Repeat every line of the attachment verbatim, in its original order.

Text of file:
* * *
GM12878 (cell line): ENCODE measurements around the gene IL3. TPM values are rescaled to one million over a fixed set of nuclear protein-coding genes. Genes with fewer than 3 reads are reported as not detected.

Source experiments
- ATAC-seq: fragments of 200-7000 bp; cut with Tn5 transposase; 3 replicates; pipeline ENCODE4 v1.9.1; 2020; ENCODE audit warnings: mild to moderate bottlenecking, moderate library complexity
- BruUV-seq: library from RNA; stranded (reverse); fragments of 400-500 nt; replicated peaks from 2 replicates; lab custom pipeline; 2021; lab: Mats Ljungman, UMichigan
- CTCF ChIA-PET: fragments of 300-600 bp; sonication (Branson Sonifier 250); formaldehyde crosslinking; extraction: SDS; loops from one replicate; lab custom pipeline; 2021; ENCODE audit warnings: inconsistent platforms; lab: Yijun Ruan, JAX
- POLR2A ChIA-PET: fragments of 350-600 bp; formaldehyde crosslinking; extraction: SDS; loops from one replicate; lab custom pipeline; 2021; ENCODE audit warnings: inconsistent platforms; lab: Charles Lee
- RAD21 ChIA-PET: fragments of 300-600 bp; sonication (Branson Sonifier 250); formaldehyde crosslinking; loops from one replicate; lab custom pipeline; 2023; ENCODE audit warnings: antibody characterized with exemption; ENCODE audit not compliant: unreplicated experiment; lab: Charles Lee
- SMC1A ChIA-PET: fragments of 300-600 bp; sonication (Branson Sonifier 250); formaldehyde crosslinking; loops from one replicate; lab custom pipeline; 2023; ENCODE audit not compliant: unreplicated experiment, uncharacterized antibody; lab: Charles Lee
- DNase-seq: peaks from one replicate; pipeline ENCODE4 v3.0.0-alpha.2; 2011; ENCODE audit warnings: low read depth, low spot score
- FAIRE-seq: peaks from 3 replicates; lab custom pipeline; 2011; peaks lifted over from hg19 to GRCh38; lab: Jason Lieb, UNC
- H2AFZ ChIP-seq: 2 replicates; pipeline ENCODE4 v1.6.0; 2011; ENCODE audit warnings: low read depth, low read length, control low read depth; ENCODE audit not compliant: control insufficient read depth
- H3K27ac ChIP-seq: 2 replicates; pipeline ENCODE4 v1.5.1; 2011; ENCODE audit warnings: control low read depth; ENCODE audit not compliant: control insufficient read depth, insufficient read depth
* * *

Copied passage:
GM12878 (cell line): ENCODE measurements around the gene IL3. TPM values are rescaled to one million over a fixed set of nuclear protein-coding genes. Genes with fewer than 3 reads are reported as not detected.

Source experiments
- ATAC-seq: fragments of 200-7000 bp; cut with Tn5 transposase; 3 replicates; pipeline ENCODE4 v1.9.1; 2020; ENCODE audit warnings: mild to moderate bottlenecking, moderate library complexity
- BruUV-seq: library from RNA; stranded (reverse); fragments of 400-500 nt; replicated peaks from 2 replicates; lab custom pipeline; 2021; lab: Mats Ljungman, UMichigan
- CTCF ChIA-PET: fragments of 300-600 bp; sonication (Branson Sonifier 250); formaldehyde crosslinking; extraction: SDS; loops from one replicate; lab custom pipeline; 2021; ENCODE audit warnings: inconsistent platforms; lab: Yijun Ruan, JAX
- POLR2A ChIA-PET: fragments of 350-600 bp; formaldehyde crosslinking; extraction: SDS; loops from one replicate; lab custom pipeline; 2021; ENCODE audit warnings: inconsistent platforms; lab: Charles Lee
- RAD21 ChIA-PET: fragments of 300-600 bp; sonication (Branson Sonifier 250); formaldehyde crosslinking; loops from one replicate; lab custom pipeline; 2023; ENCODE audit warnings: antibody characterized with exemption; ENCODE audit not compliant: unreplicated experiment; lab: Charles Lee
- SMC1A ChIA-PET: fragments of 300-600 bp; sonication (Branson Sonifier 250); formaldehyde crosslinking; loops from one replicate; lab custom pipeline; 2023; ENCODE audit not compliant: unreplicated experiment, uncharacterized antibody; lab: Charles Lee
- DNase-seq: peaks from one replicate; pipeline ENCODE4 v3.0.0-alpha.2; 2011; ENCODE audit warnings: low read depth, low spot score
- FAIRE-seq: peaks from 3 replicates; lab custom pipeline; 2011; peaks lifted over from hg19 to GRCh38; lab: Jason Lieb, UNC
- H2AFZ ChIP-seq: 2 replicates; pipeline ENCODE4 v1.6.0; 2011; ENCODE audit warnings: low read depth, low read length, control low read depth; ENCODE audit not compliant: control insufficient read depth
- H3K27ac ChIP-seq: 2 replicates; pipeline ENCODE4 v1.5.1; 2011; ENCODE audit warnings: control low read depth; ENCODE audit not compliant: control insufficient read depth, insufficient read depth